Beyond that, I am splitting my time between a number of other standalone titles I have been working on from time to time, and the next monstrous volume in my Overthrown series, Succession. If all goes well, I will have Succession done and ready to release by the end of 2018, and hopefully one other title along with it, maybe two. I am also thinking about writing and releasing a series of companion pieces, short stories and novellas building on and deepening the Overthrown world and myth. At this time, I have a number of characters and stories in mind, although I haven't nailed anything down yet. I'd love to talk to people after Woe comes out, and find out what elements of the world or mythology really resonates with them, as this book more than Within or Before the Crow delves into those territories. Perhaps I will take this book signing season to really chat with people, and see what elements of the series they would like to see explored in greater detail. Is it the creatures? The lore, myth, and cultural makeup of Roman's people? Perhaps it is the dalan, the Ishmandi, or the Nymradic themselves. Keep all of that in mind, and if there is something in particular that you would like to see examined, please feel free to reach out and let me know. I am always available through Facebook, twitter, or my website, so please don't be shy.
Back to the keyboard. January is already come and gone, so I've only got 11 more months to make 2018 my most productive year yet!
The idea of meaning has been on my mind. If I am to be completely honest, it is always on my mind. When I read a book, a story, or even watch a movie, I am working to flesh out the meaning of a story, hidden or otherwise. But this becomes a tricky point, and a sticky subject when I start to analyze much of what comprises our popular culture and literary fiction these days. Anymore, genres of fiction seem to identify the book, more than categorize it. Within the last ten years or so, the new sub-category of YA, or young adult has sprung onto the market and quite quickly become the fastest growing, and most sought after species of books on the market. In many circles, YA has become synonymous with romance (we can probably thank novels such as Twilight fame for this). One person argued with me that young adult and romance go hand in hand. That every coming of age story should include romance, if it is not primarily about it. My argument in response was, as always, why? What makes romance any more important to this puberty afflicted, transitional, hormone ravaged age group? Are there not other literary elements and plot points that can be just as engaging, without being so narrow focused and assuming. When you consider the other major genres, ie: horror, mystery, science fiction, fantasy, comedy, and drama, YA sounds incredibly vague. Does it describe a genre of fiction, or does it categorize the book shoppers as select and quantifiable units within a sound marketing strategy? I'd have to lean towards the latter more than the former. Young Adult, like New Adult, Middle Grade, Adult, and Children's books seeks to categorize books more by the demographics of their potential customers than the content of their novels. So what then is the meaning associated with any one particular sub-genre in Young Adult? At count, Amazon has 13 different sub genres listed under the Young Adult/teen parent.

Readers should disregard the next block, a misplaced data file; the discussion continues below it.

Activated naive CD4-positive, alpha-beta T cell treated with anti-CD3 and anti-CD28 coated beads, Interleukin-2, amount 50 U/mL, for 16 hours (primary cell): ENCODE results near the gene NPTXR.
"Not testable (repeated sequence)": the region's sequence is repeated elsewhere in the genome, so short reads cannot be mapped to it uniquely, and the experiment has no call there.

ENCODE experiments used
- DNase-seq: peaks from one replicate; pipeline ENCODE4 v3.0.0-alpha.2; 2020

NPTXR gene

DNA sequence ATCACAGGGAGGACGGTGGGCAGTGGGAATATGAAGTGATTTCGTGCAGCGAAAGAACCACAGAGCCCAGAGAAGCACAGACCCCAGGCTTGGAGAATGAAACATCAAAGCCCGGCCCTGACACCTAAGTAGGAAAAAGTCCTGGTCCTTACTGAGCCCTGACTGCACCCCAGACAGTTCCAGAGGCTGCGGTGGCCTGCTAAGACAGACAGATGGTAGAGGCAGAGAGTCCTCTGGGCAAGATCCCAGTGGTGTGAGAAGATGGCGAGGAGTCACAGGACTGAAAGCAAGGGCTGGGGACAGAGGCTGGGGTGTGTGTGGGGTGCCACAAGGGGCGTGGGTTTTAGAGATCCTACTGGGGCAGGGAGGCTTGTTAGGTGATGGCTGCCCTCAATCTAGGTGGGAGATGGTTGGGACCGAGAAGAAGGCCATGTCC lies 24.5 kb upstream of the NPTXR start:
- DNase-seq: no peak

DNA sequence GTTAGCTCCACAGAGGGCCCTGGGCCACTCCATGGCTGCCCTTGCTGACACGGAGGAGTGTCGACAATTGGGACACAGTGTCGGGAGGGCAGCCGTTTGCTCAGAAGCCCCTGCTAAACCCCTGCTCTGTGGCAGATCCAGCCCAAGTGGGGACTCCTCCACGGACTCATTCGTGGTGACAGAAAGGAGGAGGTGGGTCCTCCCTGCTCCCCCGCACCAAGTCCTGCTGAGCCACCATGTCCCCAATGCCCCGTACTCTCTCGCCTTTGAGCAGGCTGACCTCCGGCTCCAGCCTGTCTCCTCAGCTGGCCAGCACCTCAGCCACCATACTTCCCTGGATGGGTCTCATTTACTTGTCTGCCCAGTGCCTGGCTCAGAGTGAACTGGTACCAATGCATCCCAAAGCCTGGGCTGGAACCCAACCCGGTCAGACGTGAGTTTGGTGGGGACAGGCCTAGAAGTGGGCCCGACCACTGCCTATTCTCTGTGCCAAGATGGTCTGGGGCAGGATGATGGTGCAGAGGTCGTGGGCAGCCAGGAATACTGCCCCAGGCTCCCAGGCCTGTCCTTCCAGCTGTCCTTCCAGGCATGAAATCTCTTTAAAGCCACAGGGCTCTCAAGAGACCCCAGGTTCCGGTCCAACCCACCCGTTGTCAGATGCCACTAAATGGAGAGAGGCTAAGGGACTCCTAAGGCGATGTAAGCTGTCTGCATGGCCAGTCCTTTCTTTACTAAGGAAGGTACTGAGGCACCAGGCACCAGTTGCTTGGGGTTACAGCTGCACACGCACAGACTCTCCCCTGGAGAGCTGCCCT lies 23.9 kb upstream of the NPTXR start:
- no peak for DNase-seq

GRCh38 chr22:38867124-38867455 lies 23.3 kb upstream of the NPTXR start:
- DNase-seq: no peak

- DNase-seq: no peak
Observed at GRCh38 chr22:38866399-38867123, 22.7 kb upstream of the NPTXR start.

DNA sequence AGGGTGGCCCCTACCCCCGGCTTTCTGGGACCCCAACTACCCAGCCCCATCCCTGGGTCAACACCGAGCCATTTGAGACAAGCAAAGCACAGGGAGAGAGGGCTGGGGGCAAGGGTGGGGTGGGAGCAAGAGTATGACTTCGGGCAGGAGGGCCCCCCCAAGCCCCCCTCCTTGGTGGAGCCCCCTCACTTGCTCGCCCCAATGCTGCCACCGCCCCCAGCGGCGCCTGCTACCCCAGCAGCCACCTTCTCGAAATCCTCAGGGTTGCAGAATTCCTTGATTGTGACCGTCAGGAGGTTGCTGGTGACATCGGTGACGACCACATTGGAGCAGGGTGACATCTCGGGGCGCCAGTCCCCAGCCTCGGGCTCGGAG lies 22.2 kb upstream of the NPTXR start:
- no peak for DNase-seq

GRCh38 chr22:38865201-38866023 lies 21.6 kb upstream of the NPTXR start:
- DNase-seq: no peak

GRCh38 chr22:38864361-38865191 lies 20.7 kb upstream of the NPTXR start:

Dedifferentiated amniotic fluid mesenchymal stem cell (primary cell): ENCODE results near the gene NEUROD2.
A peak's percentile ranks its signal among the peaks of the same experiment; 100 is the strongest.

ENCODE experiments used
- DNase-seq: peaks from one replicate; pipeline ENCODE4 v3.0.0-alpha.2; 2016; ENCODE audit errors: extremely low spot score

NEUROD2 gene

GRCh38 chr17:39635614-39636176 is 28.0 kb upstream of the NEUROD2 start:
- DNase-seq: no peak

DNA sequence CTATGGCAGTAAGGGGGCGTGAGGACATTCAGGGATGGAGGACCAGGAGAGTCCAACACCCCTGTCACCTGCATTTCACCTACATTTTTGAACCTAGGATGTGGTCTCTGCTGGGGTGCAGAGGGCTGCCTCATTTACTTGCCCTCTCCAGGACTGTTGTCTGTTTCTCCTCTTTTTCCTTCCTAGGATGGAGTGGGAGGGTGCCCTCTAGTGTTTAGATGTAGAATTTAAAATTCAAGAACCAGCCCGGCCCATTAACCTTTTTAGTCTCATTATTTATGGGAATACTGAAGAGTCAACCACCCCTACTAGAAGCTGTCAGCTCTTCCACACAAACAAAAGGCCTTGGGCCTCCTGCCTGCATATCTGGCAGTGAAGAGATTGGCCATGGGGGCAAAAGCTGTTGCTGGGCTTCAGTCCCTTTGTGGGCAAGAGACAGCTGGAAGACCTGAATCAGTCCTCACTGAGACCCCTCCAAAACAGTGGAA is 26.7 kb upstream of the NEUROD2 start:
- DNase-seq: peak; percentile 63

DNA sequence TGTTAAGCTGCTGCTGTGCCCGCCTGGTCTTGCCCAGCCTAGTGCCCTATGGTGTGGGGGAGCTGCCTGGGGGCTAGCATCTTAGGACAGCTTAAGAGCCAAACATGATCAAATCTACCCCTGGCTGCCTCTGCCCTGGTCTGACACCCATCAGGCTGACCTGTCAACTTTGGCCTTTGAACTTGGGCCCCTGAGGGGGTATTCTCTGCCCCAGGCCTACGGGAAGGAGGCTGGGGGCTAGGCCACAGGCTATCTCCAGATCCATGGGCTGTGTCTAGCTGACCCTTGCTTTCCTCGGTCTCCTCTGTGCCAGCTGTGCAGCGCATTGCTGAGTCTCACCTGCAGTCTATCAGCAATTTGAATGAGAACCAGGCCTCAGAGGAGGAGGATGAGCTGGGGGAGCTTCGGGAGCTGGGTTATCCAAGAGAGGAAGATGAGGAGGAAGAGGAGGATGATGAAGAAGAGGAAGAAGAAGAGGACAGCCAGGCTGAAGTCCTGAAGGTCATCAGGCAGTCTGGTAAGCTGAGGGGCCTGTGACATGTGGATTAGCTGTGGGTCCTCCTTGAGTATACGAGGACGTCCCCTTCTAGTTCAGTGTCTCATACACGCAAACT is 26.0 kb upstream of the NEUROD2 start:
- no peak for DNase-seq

By its nature, does Y.A. simply try and emulate, and therefore aid, a group of people struggling with the natural pitfalls of their specific developmental situation? After all, so many protagonists in Y.A. books are questing for something, usually an item or a skill to overcome a particular scenario or hurdle. Is this to help young adults relate and provide context as they struggle to fit in, or perhaps, overcome a challenge and slide into the next, slightly more mature role? That's cool, and I would say that if that was the case, then Y.A. could serve a very valuable purpose for young adults. But back to the romance. While shopping through Amazon's increasingly complex sub-genres, I stumbled upon #instalove. Evidently, simply using the plot element wasn't enough, now we have analytics out there so people shopping for books can pinpoint and identify books that feature characters that "fall in love at first sight", or as the newer generation calls it, instalove. I'm not going to lie, evidently I am too old for this. Yes, I rolled my eyes. When I write stories, I strive to make them as believable as possible (okay, within reason - after all, magic, swords, and laser blasters notwithstanding). But...I try and make my characters interact in a believable and organic manner. No one falls in love at first sight, let's call it what it is, lust, attraction, pheromones. So where does this idea of #instalove come from? Is this wishful thinking by Y.A. writers and readers? Do you see it in adult genres as well? If you stretch the idea of meaning to encompass instalove, I am led to some interesting conclusions. Does instalove constitute a younger generation's quest for sexual viability? Or, more likely, is instalove just an offshoot of these young generation's need for instant gratification. Has it spilled over from streaming music, movies, and t.v, expedited shipping, and on and on. Weigh in...